everything you ever wanted to know about being Israeli in berlin
but were afraid to ask…
Join us for a very special one-night-only experiment on December 1st at 8pm Berlin time for a completely digital adaptation of The Land of Milk(y) and Honey?: Israelis in Berlin.
Thanks to a generous grant from Fonds Darstellende Künste, we are reenvisioning our intimate dinner party performance as a Zoom conference to be enjoyed from the comfort of your living room. Bring your dancing shoes, a container of pudding and your curiosity with you; this is not TV theater; our intrepid performers will join us from three different countries, connected via the world wide web. Interaction is possible but never imposed.
The performance text was created from transcripts of interviews with 60 Israelis in Berlin – Jewish, Muslim, Arab, secular, straight, queer, those that eschew all labels and everything in between.
To fully participate in this performance, all audience members are asked to bring a single-serving container of pudding, one whole lemon, freshly ground pepper and four fresh mint leaves.
“I pity those who no longer remember the Holocaust and abandon Israel for a pudding.”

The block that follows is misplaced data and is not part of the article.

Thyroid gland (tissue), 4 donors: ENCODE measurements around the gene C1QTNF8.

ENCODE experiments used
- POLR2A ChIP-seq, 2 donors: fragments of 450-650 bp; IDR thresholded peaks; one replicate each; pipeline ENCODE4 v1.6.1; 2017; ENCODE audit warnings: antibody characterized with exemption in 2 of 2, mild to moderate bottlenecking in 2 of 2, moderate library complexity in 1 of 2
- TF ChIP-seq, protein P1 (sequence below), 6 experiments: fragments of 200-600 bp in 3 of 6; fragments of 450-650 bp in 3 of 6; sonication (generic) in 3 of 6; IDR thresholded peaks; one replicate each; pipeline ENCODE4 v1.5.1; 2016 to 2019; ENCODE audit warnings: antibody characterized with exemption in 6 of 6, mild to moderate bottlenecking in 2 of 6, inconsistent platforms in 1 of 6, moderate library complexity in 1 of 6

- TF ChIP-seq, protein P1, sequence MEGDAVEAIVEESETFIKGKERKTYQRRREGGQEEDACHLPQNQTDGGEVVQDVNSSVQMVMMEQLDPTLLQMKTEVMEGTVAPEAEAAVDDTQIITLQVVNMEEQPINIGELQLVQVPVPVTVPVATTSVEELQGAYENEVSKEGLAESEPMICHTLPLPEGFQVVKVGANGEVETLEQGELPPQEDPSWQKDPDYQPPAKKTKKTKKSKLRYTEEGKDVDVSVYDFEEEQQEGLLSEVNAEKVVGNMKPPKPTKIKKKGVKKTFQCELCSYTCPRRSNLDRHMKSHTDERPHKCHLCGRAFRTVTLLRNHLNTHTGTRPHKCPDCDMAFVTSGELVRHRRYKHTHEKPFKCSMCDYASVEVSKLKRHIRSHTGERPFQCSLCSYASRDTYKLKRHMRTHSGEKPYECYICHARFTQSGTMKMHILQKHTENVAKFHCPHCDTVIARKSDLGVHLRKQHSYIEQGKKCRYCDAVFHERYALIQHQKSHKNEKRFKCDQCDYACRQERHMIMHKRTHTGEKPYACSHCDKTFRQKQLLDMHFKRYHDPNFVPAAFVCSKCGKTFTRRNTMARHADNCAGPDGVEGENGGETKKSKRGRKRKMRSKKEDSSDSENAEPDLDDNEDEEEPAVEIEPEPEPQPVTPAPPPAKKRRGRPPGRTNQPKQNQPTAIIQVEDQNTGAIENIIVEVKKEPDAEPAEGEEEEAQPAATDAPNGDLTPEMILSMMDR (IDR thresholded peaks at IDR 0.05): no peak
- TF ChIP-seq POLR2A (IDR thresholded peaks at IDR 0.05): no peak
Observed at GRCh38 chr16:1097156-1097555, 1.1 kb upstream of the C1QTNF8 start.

This statement, made by Yair Shamir, then Israeli Minister of Agriculture, to the Jerusalem Post in October of 2014, marked the climax of the so-called “Milky protest”. In a post that launched a thousand ships, the Facebook page Olim L’Berlin (Aliyah to Berlin) urged Israelis to move to Berlin due to a markedly cheaper cost of living. The primary evidence? Aldi’s Dessertcreme & Sahne, a dessert comparable to Milky, the dominant pudding brand in Israel, sold for less than a third of the price. This Facebook post received more than one million likes within four days and created headlines around the globe.
Nearly 75 years after the end of the Second World War, Berlin’s Israeli community is estimated to number in the tens of thousands and impossible to verify due to issues of multiple citizenship. Is Berlin truly this promised land of milk and honey? Are people from Israel really immigrating here only because of the standard of living, nightlife and Berlin’s fabled cultural reputation? What about those Israelis who leave the country due to the current political climate? And what affects do 20th century history as well as multiple reports of rising antisemitism have on emigration from Israel to Germany?
Three Israeli performers explore these questions using verbatim text from 60 interviews with the widest possible spectrum of partners; Israelis with an active religious background, Israeli Arabs, highly politicized Israelis as well as Israelis who have absolutely no interest in politics.
The ID Festival is funded by the German Federal Government Commissioner for Culture and the Media, the Szloma-Albam Foundation and KIgA e.V. – Kreuzberger Initiative gegen Antisemitismus